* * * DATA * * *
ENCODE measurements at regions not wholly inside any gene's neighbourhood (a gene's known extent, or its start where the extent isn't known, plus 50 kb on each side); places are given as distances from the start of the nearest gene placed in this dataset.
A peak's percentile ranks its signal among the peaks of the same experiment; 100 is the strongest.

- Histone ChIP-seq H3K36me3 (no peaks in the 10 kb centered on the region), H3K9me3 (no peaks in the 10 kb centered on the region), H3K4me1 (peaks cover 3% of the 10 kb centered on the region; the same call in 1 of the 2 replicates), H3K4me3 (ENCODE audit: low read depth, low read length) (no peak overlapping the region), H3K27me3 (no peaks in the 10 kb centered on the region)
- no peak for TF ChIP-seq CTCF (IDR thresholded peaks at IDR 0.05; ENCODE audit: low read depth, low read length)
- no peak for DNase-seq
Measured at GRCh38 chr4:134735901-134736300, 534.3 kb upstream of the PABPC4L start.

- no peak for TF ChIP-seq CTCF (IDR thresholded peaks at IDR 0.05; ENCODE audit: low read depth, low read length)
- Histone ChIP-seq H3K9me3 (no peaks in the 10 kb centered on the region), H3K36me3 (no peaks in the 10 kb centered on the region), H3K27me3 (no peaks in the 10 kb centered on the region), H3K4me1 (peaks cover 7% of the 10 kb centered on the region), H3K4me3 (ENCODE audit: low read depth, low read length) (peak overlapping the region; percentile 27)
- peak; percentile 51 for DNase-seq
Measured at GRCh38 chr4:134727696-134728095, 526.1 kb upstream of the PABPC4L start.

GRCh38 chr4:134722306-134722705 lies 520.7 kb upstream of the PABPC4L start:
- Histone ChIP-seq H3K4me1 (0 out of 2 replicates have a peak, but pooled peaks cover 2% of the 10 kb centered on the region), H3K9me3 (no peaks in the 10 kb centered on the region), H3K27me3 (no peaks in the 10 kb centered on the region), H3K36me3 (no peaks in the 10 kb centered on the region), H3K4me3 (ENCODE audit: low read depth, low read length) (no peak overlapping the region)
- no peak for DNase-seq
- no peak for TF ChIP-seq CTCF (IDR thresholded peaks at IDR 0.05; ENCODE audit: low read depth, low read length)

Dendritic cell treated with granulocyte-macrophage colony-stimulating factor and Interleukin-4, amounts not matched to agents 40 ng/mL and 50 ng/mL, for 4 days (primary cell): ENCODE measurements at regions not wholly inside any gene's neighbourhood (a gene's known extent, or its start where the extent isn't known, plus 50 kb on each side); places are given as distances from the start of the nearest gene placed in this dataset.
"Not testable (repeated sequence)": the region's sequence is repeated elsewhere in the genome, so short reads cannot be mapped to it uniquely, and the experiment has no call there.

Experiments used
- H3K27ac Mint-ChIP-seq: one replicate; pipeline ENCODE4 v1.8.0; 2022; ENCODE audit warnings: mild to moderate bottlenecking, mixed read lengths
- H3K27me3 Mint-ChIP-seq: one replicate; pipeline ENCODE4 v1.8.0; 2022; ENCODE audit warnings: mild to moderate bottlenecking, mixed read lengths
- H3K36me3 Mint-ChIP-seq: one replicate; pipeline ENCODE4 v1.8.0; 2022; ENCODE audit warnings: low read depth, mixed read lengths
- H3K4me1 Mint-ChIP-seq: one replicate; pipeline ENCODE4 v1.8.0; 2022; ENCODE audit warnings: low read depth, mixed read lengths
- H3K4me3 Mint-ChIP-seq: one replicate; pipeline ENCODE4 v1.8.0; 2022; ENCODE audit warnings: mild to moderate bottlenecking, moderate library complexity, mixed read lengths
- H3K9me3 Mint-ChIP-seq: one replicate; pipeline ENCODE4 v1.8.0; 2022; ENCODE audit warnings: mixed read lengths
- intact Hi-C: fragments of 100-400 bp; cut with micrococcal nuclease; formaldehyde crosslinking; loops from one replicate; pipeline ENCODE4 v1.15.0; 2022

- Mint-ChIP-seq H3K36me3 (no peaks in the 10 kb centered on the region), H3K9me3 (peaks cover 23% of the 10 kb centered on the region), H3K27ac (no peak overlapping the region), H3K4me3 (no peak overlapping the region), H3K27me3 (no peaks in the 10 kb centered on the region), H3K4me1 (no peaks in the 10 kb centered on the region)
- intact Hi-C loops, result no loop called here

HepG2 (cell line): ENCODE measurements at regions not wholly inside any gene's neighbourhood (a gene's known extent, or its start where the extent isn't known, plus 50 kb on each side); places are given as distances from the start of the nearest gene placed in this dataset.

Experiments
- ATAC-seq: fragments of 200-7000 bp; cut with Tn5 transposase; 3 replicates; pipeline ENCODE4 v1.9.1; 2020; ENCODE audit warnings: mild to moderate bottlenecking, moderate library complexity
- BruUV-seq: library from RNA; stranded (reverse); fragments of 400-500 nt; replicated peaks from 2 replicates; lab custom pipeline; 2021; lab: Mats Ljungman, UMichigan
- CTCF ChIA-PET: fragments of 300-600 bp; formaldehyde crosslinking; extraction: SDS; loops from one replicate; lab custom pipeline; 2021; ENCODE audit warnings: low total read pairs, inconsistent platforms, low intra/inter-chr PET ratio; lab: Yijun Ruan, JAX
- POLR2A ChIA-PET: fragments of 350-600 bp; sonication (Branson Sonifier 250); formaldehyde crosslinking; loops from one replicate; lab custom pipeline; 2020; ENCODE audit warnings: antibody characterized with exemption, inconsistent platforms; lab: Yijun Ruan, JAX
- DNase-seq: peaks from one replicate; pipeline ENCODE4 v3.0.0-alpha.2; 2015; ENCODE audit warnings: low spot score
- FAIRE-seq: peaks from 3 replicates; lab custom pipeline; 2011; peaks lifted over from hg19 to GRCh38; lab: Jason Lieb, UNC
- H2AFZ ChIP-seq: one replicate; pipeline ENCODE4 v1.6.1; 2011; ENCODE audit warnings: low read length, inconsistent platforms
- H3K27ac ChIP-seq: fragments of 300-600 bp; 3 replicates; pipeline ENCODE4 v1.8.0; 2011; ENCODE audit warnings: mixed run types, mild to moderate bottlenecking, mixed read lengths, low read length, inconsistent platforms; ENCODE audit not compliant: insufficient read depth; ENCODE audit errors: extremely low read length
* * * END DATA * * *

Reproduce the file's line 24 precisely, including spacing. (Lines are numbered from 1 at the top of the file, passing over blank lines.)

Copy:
- intact Hi-C: fragments of 100-400 bp; cut with micrococcal nuclease; formaldehyde crosslinking; loops from one replicate; pipeline ENCODE4 v1.15.0; 2022